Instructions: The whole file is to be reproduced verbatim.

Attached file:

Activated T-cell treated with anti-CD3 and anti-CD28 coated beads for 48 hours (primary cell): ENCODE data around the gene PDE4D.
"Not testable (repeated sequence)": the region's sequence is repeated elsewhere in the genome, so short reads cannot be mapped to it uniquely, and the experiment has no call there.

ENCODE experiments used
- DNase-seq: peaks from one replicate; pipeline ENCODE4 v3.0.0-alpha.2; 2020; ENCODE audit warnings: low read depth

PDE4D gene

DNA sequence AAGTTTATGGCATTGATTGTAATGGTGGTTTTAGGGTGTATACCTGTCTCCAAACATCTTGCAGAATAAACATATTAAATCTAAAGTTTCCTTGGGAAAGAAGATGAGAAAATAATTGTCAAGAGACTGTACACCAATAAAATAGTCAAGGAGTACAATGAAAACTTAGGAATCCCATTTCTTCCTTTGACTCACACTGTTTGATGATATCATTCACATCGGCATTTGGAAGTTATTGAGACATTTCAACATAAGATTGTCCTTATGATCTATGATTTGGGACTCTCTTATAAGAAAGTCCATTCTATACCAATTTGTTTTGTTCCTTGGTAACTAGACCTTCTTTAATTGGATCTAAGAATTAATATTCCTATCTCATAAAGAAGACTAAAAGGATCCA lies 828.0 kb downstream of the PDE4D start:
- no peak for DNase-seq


Activated T-cell treated with anti-CD3 and anti-CD28 coated beads for 48 hours (primary cell): ENCODE data around the gene PDE4D.
"Not testable (repeated sequence)": the region's sequence is repeated elsewhere in the genome, so short reads cannot be mapped to it uniquely, and the experiment has no call there.

ENCODE experiments used
- DNase-seq: peaks from one replicate; pipeline ENCODE4 v3.0.0-alpha.2; 2020; ENCODE audit warnings: low read depth

PDE4D gene

DNA sequence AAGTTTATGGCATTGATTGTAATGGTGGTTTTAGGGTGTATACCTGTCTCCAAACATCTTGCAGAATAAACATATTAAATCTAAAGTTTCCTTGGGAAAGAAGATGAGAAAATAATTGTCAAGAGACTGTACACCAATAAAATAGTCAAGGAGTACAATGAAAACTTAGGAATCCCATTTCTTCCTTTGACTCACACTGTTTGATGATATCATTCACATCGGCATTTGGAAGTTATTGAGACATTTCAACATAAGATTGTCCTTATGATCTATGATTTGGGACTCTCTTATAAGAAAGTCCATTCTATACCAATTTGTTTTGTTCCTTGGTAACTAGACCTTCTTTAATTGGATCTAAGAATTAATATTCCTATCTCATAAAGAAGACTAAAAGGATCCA lies 828.0 kb downstream of the PDE4D start:
- no peak for DNase-seq